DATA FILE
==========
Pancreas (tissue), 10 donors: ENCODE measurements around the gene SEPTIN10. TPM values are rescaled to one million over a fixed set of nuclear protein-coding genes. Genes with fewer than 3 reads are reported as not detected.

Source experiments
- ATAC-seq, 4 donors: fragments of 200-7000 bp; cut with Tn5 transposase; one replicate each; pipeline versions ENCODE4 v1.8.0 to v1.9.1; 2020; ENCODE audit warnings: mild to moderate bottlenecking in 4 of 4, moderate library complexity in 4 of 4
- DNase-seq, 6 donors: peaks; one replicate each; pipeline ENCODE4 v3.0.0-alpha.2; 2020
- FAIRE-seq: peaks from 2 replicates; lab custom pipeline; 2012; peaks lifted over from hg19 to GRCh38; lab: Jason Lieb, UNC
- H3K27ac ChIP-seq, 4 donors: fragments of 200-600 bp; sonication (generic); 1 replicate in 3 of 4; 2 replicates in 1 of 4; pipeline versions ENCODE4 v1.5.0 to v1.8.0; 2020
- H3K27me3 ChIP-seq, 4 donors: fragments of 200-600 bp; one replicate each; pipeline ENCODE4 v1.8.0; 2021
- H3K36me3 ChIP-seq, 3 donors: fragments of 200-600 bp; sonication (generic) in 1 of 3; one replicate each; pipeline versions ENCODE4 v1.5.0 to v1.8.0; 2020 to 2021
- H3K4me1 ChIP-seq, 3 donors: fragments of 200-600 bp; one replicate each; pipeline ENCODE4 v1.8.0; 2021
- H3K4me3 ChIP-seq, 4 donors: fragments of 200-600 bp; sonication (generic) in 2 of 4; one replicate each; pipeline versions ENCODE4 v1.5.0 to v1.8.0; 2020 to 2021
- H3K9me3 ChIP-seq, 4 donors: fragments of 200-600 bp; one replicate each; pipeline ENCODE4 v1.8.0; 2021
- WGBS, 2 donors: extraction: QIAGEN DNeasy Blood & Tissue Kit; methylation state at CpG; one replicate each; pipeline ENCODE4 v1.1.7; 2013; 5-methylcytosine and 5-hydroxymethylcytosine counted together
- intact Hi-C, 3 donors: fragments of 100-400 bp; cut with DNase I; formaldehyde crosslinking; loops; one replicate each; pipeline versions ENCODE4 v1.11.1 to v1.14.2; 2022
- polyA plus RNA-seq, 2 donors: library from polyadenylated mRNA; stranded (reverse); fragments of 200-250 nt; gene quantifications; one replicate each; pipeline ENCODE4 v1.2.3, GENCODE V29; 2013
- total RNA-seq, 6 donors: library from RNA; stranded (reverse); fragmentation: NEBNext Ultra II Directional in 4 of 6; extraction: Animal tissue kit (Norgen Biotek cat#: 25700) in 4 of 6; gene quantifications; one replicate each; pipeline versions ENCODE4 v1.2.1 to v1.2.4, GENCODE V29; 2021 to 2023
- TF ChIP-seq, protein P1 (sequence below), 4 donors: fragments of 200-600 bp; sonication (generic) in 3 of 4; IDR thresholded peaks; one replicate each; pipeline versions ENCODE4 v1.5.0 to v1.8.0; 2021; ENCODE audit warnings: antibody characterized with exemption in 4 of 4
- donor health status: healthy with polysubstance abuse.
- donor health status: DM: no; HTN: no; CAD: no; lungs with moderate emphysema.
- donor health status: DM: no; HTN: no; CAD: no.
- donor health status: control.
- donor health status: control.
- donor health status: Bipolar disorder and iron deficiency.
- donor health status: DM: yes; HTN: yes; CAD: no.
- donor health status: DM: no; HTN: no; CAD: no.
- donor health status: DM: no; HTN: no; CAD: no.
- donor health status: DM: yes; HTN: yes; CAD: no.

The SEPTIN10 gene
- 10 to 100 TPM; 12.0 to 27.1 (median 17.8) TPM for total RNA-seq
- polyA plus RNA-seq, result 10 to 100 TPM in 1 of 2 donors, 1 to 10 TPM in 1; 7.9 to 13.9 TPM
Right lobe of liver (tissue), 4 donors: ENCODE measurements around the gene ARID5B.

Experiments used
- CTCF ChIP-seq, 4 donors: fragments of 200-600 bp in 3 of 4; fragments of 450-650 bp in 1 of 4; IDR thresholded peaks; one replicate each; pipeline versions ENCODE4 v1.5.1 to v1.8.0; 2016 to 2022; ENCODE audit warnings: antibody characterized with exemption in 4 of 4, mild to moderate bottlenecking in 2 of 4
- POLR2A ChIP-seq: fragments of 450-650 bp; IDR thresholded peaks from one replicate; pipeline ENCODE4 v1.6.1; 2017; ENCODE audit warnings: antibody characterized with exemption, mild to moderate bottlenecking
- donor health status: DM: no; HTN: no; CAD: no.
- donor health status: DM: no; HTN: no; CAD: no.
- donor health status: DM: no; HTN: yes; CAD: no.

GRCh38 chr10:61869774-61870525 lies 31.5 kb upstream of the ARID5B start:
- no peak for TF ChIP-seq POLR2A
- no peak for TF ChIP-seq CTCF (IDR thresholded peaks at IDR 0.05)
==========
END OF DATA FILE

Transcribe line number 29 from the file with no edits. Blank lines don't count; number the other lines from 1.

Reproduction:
- polyA plus RNA-seq, result 10 to 100 TPM in 1 of 2 donors, 1 to 10 TPM in 1; 7.9 to 13.9 TPM